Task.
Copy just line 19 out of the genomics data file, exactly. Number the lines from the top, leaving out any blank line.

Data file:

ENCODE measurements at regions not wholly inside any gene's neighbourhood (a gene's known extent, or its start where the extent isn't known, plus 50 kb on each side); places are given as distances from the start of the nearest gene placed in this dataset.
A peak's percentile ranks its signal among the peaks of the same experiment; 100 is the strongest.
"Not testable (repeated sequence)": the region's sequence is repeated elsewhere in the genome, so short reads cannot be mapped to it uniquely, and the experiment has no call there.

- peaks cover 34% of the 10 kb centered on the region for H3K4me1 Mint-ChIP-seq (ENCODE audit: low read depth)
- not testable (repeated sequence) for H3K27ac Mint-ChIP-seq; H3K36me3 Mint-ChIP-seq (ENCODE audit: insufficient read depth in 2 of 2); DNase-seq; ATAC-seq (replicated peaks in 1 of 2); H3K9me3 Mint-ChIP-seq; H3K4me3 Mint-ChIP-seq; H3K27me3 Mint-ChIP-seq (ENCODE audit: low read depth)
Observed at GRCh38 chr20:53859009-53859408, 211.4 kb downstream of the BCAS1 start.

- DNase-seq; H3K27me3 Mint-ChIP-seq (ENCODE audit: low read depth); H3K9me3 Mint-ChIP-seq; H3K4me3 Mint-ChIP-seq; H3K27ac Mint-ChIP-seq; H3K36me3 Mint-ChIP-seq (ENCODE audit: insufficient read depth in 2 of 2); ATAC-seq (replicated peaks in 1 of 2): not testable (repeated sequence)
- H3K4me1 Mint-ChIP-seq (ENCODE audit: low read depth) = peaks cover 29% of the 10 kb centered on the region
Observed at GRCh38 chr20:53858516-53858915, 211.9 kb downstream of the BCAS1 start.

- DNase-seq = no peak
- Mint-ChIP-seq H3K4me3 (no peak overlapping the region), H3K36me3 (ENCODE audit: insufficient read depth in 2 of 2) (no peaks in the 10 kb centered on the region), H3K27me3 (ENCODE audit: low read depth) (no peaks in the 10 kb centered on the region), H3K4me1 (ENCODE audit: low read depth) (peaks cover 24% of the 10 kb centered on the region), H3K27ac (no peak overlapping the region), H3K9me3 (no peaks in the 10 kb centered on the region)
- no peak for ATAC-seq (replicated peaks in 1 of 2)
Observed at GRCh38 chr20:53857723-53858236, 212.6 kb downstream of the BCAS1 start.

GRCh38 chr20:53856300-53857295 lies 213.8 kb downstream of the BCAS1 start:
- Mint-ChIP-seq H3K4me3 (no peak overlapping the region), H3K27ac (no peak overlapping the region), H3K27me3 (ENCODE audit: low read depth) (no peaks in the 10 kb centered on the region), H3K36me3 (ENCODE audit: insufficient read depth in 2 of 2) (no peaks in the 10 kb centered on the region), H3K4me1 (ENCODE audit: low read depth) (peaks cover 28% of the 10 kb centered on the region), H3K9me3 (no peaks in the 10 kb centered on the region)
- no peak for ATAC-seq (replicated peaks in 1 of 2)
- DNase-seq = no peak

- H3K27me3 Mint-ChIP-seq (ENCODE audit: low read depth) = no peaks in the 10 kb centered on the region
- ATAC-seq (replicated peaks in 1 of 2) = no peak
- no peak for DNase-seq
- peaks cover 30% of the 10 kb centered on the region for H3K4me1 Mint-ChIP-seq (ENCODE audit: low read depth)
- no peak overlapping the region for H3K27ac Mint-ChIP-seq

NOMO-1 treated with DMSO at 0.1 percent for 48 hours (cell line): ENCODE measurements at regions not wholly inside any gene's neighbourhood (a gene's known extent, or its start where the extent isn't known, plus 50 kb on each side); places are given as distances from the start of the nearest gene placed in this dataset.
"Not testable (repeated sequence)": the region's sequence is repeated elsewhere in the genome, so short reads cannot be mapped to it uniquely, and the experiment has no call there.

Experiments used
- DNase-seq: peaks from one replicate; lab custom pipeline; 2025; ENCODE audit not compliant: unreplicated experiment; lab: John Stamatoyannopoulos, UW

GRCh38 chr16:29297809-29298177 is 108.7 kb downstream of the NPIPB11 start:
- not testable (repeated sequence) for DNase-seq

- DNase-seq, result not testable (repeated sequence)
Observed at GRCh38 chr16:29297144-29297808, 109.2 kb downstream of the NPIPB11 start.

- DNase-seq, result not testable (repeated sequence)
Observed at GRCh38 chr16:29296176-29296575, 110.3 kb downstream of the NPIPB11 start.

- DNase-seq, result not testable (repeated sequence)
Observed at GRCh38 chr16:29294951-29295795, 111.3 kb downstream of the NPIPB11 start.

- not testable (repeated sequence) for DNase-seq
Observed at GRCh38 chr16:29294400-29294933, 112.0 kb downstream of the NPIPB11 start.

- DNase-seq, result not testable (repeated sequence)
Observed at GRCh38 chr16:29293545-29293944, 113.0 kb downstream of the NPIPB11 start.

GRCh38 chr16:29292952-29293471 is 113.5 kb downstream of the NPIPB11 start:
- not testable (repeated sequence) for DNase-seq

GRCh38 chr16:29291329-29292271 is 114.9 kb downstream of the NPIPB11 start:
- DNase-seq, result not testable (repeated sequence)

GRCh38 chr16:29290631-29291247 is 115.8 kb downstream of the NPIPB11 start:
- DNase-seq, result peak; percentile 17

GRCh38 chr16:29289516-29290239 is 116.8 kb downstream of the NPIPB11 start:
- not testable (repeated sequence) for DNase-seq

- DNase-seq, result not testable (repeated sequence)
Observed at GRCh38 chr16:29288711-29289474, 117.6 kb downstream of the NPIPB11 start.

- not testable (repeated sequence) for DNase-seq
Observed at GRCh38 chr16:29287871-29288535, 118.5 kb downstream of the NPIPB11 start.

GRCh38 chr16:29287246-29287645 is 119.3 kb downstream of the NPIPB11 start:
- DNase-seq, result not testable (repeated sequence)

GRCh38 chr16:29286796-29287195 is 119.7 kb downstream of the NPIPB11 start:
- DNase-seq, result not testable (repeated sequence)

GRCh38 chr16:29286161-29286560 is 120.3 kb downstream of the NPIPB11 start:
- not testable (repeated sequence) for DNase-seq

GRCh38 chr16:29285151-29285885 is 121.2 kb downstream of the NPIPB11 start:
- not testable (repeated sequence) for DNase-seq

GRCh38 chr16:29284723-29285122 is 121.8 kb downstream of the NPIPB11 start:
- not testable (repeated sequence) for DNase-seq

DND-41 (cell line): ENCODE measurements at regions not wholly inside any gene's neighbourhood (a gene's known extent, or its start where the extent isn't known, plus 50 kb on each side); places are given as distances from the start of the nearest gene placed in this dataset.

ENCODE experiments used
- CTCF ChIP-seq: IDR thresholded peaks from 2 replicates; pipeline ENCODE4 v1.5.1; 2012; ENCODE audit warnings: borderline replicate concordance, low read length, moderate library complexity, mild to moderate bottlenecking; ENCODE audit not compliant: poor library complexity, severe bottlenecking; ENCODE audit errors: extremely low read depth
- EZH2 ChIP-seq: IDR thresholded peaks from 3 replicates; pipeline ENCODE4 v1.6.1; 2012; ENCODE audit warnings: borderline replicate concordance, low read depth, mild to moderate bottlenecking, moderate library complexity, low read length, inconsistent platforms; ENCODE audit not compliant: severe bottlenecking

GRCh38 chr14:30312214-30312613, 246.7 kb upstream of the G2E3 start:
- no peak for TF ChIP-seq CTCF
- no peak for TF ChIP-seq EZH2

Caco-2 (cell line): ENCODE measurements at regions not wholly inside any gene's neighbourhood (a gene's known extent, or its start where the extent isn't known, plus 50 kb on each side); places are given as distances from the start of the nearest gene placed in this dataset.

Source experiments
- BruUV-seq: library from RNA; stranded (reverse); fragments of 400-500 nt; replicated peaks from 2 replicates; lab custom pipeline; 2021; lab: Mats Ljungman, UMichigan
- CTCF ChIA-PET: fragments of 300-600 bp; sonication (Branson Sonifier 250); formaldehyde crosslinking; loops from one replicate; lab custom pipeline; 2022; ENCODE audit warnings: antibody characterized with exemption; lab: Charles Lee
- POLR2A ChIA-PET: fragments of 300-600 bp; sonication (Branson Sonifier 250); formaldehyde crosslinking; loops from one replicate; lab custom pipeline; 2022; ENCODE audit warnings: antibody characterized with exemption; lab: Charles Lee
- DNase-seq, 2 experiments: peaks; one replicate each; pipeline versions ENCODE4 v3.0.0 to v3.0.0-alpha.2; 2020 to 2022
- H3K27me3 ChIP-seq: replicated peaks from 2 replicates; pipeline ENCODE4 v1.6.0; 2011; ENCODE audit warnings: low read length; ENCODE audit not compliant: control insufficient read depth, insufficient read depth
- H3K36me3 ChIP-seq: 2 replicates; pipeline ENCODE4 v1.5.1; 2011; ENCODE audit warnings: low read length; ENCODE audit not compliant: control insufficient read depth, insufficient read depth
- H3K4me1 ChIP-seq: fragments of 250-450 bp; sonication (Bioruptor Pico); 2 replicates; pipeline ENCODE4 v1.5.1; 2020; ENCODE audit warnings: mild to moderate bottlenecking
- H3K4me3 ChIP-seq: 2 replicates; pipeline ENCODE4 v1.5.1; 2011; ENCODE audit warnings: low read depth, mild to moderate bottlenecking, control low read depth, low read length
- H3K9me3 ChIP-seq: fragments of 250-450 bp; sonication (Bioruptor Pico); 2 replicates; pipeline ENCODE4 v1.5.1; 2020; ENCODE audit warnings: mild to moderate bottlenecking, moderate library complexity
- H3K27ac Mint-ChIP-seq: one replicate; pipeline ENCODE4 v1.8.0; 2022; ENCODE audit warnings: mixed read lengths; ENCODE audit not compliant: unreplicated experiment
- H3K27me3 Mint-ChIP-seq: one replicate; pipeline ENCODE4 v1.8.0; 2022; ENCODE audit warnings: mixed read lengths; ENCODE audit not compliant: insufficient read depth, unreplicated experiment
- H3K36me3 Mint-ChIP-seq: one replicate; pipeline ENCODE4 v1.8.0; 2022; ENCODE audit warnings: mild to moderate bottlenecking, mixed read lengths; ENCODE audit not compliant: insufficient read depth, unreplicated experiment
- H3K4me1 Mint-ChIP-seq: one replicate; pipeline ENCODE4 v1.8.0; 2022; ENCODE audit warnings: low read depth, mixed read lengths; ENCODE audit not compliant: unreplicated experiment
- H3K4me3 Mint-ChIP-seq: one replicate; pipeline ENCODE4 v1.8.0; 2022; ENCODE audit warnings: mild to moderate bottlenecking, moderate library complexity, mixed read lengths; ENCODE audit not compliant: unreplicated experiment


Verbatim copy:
- ATAC-seq (replicated peaks in 1 of 2) = no peak